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Canada election: a historic shift?

Sandro Contenta

TORONTO, Canada — Canadians are voting today in what is shaping up to be an historic federal election that results in the powerful rise of the socialist-rooted New Democratic Party.

The NDP’s surge has taken pundits by surprise and made a mockery of the cynical view that Canadians — faced with their fourth federal election in seven years — were too bored or irritated to tune in.

The NDP’s unprecedented rise has shuffled the political deck in ways that make predicting tonight’s outcome difficult. Polls suggest Canadians might catapult the NDP — a party that has historically placed a poor third or fourth in elections — into second place, thereby granting it the status of official opposition to the government in parliament.

That would be all the more significant because the stability of the government to be decided today remains unclear. All polls show Prime Minister Stephen Harper’s Conservative Party retaining power. But it remains to be seen whether Harper returns with another minority government, or whether he wins his coveted majority.

If it’s another minority, a defeat in a parliamentary vote could result in the NDP forming the government, backed by other opposition parties, including the centrist Liberal Party.

On Sunday, Harper warned voters of that outcome, claiming an NDP government would result in higher gas prices and higher taxes.

“Let’s be clear,” he told supporters in the Atlantic province of Prince Edward Island. “A vote for the NDP is not a protest vote. A vote for the NDP is a vote for an NDP government. A vote for the Liberals is now a vote for an NDP government.”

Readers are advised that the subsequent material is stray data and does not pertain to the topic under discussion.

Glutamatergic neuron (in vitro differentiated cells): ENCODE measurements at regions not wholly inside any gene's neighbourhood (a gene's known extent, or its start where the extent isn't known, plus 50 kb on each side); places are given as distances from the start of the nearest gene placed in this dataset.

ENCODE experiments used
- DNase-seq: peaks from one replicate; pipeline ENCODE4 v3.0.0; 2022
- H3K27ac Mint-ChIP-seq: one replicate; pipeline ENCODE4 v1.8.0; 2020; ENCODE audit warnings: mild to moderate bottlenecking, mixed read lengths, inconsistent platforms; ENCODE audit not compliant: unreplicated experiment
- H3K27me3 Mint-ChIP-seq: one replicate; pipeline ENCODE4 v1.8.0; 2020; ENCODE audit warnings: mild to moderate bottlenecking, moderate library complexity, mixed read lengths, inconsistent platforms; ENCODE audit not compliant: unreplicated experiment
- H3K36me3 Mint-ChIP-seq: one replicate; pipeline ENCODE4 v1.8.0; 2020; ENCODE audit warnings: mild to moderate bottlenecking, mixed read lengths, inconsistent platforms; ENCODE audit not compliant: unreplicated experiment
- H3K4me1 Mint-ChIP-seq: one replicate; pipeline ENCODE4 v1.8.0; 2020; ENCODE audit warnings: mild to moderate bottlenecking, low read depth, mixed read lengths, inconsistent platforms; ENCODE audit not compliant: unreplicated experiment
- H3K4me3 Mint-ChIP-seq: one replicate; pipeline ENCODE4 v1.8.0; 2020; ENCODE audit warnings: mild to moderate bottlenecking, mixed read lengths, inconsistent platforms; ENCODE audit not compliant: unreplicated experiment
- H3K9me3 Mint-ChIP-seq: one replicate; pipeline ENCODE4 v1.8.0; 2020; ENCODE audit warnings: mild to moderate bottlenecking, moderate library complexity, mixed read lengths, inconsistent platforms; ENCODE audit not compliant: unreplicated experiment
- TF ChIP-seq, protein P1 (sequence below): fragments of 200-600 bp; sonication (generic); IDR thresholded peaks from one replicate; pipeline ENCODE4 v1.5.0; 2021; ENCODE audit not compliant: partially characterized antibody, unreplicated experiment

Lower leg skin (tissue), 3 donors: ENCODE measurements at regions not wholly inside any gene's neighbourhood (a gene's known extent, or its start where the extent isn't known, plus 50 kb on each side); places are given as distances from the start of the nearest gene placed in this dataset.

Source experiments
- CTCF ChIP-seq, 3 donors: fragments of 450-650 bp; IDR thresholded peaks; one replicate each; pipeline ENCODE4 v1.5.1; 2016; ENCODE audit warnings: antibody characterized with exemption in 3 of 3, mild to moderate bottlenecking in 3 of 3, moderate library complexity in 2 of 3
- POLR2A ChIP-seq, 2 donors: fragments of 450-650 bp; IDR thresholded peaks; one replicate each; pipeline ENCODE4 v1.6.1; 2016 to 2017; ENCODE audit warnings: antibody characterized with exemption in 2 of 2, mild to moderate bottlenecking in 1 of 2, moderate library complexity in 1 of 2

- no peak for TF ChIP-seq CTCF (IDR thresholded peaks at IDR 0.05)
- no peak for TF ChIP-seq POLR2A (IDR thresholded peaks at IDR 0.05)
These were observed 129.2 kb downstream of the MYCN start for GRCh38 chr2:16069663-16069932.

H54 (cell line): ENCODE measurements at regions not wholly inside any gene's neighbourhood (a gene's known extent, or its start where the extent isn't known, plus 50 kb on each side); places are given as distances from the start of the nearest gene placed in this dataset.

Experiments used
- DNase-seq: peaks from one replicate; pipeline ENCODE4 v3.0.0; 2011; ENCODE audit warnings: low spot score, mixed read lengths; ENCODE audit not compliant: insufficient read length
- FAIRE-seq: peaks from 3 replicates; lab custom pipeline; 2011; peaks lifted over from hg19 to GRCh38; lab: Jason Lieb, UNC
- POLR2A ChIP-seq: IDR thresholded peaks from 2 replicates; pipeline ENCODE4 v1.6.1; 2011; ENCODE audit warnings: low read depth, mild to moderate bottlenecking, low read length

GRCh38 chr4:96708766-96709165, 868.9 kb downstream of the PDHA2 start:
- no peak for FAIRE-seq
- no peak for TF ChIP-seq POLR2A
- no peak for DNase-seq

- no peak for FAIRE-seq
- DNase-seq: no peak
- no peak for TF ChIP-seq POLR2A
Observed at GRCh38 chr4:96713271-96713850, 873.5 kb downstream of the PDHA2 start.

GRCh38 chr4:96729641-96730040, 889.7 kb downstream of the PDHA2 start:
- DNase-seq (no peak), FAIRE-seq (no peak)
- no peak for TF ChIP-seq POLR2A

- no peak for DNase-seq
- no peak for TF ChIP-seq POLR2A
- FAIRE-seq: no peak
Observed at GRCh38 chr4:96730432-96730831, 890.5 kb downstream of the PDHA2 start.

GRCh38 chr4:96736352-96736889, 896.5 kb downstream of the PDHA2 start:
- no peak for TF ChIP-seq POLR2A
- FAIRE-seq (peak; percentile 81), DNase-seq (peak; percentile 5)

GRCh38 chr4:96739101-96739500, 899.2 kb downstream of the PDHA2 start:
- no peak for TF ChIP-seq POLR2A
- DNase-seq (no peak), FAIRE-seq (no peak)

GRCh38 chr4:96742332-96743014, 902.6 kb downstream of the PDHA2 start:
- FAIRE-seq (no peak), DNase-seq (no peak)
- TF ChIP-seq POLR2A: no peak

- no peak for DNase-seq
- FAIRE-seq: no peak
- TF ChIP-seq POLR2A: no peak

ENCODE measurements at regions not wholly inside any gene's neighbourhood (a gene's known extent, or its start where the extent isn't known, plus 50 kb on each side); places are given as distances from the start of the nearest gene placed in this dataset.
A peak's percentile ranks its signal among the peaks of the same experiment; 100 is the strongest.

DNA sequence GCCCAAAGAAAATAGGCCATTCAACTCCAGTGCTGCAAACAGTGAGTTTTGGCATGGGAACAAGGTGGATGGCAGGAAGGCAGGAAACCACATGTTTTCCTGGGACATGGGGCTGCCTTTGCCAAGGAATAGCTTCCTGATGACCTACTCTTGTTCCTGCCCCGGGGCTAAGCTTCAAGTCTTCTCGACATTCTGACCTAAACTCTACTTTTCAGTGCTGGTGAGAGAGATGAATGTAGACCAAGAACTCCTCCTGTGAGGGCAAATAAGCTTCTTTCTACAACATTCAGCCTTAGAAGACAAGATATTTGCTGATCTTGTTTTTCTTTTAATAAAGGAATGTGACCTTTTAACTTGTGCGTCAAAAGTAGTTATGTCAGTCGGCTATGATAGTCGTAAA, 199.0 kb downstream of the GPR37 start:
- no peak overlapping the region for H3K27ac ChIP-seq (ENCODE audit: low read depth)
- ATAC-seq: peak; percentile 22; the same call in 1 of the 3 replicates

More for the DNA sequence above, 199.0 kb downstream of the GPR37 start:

The NDP’s rise also resulted in what the party’s leader, Jack Layton, described as an 11th-hour attempt to “smear” his reputation. In a report Friday, the Sun TV network said Layton was found in a Toronto massage parlor raided by police in 1996. On Sunday, Layton said he visited the Chinatown parlor one time only, and had no idea it was a suspected bawdy house. He was never charged.

“The police advised that it wasn’t the greatest place to be,” Layton, who is married, told reporters. “I left and I never went back.”

Harper’s campaign was blindsided by the NDP surge. He spent most of it lambasting Liberal leader Michael Ignatieff, made few election campaign promises beyond eliminating Canada’s $55.6 billion deficit, and repeatedly warned voters that an unstable minority government would threaten Canada’s economic recovery.

The biggest loser election night could well be Ignatieff. The former Harvard professor ran a solid campaign but couldn’t shake the damage done to his image by Conservative attack ads, which used his three decades living abroad to question his commitment to Canada.

A third place finish would be devastating for the Liberal Party, which won so many elections in the past that it became known as Canada’s natural governing party. Ignatieff’s election promises included giving $1,000 a year to every college and university student, $1 billion to create new daycare spaces, $1 billion to help care for ill family members at home, and a $400 million tax credit to help Canadians pay for energy-saving home renovations.

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